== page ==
Sleep and Sleeping Well - Dr Linda Schachter

Sleep and Sleeping Well - Dr Linda Schachter

Sleep and Sleeping Well - Dr Linda Schachter

Sleep and Sleeping Well Dr Linda Schachter Sleep & Respiratory Physician

Sleep and Sleeping Well - Dr Linda Schachter

What are YOUR key questions or problems on sleep ?

Sleep and Sleeping Well - Dr Linda Schachter

Overview 1. Sleep basics 2. Sleep deprivation 3. Trouble sleeping 4. Getting good sleep

Sleep and Sleeping Well - Dr Linda Schachter


Sleep and Sleeping Well - Dr Linda Schachter

Why do we need sleep ?
Sleep is a dynamic behavior. Not simply the absence of waking, sleep is a special activity of the brain, controlled by elaborate and precise mechanisms. – Rest and Recharge – Aid memory and learning – Hormone secretion – Maintain normal immune function – Healing and repair of tissues – Maintain optimal emotional and social functioning while awake

Sleep and Sleeping Well - Dr Linda Schachter

Sleep Stages

Sleep and Sleeping Well - Dr Linda Schachter

7 Rollercoaster of sleep

Sleep and Sleeping Well - Dr Linda Schachter

Differing types of sleep across the ages

Sleep and Sleeping Well - Dr Linda Schachter

Circadian rhythms Our circadian rhythm tell us when we are sleepy and when we sleep best

Sleep and Sleeping Well - Dr Linda Schachter

Melatonin rise delayed with puberty
Adolescent monkeys also delay melatonin rise with puberty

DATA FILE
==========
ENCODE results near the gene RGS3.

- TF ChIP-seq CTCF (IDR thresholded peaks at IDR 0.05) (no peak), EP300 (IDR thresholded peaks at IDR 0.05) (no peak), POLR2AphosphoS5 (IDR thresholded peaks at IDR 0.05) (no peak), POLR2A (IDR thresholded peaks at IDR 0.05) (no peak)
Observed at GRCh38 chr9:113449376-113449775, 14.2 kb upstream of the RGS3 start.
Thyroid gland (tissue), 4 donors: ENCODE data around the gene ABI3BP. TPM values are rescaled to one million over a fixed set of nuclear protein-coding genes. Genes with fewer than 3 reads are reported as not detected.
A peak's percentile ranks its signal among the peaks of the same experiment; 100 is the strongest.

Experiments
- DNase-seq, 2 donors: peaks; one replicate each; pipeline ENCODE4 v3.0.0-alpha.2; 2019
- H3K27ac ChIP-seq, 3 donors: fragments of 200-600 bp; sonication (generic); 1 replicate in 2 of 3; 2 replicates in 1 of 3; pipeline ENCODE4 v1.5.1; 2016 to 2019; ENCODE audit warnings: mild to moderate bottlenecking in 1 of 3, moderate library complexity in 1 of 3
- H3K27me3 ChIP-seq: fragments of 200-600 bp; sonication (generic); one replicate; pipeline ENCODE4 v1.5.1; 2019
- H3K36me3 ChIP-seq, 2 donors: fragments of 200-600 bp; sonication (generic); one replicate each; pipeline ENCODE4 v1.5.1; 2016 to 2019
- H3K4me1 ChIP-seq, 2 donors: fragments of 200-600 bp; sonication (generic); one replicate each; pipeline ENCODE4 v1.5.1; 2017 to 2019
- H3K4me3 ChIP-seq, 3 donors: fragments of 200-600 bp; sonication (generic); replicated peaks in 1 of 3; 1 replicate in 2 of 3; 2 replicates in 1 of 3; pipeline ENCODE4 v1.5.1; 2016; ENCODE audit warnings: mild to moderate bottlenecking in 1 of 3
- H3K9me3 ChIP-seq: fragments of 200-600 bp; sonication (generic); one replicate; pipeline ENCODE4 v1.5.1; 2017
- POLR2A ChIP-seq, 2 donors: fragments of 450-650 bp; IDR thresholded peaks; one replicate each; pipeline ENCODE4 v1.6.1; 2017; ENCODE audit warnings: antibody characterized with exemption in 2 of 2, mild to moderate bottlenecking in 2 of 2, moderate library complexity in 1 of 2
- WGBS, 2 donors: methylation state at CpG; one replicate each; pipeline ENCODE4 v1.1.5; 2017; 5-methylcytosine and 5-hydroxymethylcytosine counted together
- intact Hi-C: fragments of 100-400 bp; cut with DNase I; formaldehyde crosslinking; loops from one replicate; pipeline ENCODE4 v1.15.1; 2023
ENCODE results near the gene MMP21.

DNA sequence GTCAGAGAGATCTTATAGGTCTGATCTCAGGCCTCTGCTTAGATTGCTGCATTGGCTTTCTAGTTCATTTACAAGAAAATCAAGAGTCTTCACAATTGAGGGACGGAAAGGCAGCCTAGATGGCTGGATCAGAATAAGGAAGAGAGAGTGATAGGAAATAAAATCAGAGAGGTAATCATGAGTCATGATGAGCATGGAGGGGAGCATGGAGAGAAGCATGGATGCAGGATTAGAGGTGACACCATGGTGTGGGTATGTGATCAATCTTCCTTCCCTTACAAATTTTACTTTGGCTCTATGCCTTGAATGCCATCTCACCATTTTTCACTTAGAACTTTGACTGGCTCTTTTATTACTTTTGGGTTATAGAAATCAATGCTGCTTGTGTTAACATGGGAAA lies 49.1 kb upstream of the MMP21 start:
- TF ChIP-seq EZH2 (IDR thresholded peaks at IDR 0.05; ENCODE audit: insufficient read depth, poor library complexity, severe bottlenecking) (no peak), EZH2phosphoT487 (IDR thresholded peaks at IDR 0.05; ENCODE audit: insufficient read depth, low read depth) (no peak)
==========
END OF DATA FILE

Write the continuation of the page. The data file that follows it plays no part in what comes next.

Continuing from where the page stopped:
Blue computer screens suppress melatonin ‘Orange’ substitute:
‘Nightshift’ Iphone iOS 9.3
F lux program for PCs

When we sleep also determined by ...

Sleep drive Stress/ hyperarousal


How much sleep do we need?
The amount that allows us to be wide awake, alert and energetic throughout the day
The average sleep need for an adult is about 8-9 hours (range 4-10 hours)
The specific value varies considerably from person to person and may be a genetically determined attribute.
Amount required decreases over life cycle

Lack of sleep - causes – Lifestyle
Late bed time
Sporting commitments
Phone / computer
Children – Health
Sleep disorders – snoring, sleep apnoea, insomnia, restless legs
Medication – Psychological - depression / anxiety / stress – Environmental - noise / light / travel – Shift work

The statistics...
4 in 10 Australian adults – 7.4 million frequently suffer from inadequate sleep – 1.1 million – sleep disorders like insomnia & sleep apnoea – 2.5 million with health problems that affect sleep – 3.8 million routinely fail to get enough sleep

Likely if vStill tired when wakes in the morning vsleeping less than 9 hours a night v sleeping in on the weekends v still groggy on way to school v sleepy after lunch

Partial sleep deprivation (effects on school work) – Hard to think – Hard to concentrate – Poor complex problem solving – Poor memory – Poor visual and spatial abilities – Less creativity Get a good sleep to help learning Get a good sleep before exams

Partial sleep deprivation (emotional effects) – More mood swings – More chance of depression – Easily irritated – Less able to handle stress – More quickly aggressive Get a good sleep to be in control emotionally

Partial sleep deprivation (physical effects) – Less immunity – Increases likelihood of weight gain – More physical injuries in sport Get a good sleep to stay well


Many different reasons Trouble: q Going to sleep q Staying asleep q Waking too early OR Feeling unrefreshed

Poor sleep is often more to do with what happens when awake than when trying to sleep